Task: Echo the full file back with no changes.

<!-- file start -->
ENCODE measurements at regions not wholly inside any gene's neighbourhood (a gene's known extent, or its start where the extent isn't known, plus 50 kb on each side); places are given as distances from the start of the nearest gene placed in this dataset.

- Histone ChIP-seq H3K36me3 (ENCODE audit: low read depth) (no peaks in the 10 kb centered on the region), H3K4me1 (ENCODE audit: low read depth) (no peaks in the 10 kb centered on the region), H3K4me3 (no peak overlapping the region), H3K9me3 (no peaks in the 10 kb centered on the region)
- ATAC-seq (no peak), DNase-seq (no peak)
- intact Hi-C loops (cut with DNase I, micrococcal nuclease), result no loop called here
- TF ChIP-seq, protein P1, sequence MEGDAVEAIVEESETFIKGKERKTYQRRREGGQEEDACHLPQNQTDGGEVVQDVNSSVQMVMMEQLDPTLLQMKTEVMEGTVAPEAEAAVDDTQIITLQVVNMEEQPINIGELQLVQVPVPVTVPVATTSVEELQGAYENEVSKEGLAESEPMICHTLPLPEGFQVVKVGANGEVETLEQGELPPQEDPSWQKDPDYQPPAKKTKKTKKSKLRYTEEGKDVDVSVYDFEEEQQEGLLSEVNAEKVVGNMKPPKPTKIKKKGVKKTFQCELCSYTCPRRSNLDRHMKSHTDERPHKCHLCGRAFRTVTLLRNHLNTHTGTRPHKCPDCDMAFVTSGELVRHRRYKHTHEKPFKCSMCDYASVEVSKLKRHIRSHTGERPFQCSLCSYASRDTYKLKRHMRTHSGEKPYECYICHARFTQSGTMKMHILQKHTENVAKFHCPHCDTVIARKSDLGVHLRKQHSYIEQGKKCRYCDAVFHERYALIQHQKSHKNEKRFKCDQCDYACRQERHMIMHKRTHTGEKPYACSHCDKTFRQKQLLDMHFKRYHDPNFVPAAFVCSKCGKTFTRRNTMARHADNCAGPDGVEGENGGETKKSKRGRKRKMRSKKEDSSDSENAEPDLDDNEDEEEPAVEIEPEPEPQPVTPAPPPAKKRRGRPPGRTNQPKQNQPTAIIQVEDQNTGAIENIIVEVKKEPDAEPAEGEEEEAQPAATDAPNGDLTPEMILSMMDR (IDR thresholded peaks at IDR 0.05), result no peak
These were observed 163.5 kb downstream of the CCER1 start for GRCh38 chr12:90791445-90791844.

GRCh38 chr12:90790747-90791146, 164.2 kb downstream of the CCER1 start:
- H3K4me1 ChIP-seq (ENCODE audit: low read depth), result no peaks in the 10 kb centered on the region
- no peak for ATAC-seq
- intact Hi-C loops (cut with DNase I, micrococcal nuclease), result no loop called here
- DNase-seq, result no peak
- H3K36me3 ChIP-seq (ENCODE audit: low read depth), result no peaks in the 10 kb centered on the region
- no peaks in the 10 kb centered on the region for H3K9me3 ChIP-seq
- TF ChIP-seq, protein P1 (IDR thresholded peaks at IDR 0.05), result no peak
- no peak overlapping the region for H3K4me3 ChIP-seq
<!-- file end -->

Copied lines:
ENCODE measurements at regions not wholly inside any gene's neighbourhood (a gene's known extent, or its start where the extent isn't known, plus 50 kb on each side); places are given as distances from the start of the nearest gene placed in this dataset.

- Histone ChIP-seq H3K36me3 (ENCODE audit: low read depth) (no peaks in the 10 kb centered on the region), H3K4me1 (ENCODE audit: low read depth) (no peaks in the 10 kb centered on the region), H3K4me3 (no peak overlapping the region), H3K9me3 (no peaks in the 10 kb centered on the region)
- ATAC-seq (no peak), DNase-seq (no peak)
- intact Hi-C loops (cut with DNase I, micrococcal nuclease), result no loop called here
- TF ChIP-seq, protein P1, sequence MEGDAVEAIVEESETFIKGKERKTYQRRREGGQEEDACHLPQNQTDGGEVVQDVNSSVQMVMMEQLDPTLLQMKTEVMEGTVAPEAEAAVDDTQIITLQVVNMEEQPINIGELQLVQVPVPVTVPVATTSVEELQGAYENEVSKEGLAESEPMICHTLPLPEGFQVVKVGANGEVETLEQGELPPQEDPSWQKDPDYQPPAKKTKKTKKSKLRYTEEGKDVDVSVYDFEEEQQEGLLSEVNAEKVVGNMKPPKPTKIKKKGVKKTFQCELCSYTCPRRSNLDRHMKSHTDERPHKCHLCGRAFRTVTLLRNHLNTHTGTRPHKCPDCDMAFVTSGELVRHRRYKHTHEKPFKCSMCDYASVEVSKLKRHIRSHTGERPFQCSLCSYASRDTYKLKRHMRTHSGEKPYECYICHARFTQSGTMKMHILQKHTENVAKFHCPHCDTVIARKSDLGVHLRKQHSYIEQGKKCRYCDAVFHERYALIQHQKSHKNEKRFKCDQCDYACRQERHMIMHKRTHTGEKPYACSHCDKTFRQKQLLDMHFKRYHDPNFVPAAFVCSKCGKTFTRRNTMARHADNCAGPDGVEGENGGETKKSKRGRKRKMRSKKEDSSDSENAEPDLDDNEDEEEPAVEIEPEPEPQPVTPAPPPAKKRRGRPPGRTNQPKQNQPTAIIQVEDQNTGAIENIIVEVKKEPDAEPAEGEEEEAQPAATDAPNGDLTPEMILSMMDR (IDR thresholded peaks at IDR 0.05), result no peak
These were observed 163.5 kb downstream of the CCER1 start for GRCh38 chr12:90791445-90791844.

GRCh38 chr12:90790747-90791146, 164.2 kb downstream of the CCER1 start:
- H3K4me1 ChIP-seq (ENCODE audit: low read depth), result no peaks in the 10 kb centered on the region
- no peak for ATAC-seq
- intact Hi-C loops (cut with DNase I, micrococcal nuclease), result no loop called here
- DNase-seq, result no peak
- H3K36me3 ChIP-seq (ENCODE audit: low read depth), result no peaks in the 10 kb centered on the region
- no peaks in the 10 kb centered on the region for H3K9me3 ChIP-seq
- TF ChIP-seq, protein P1 (IDR thresholded peaks at IDR 0.05), result no peak
- no peak overlapping the region for H3K4me3 ChIP-seq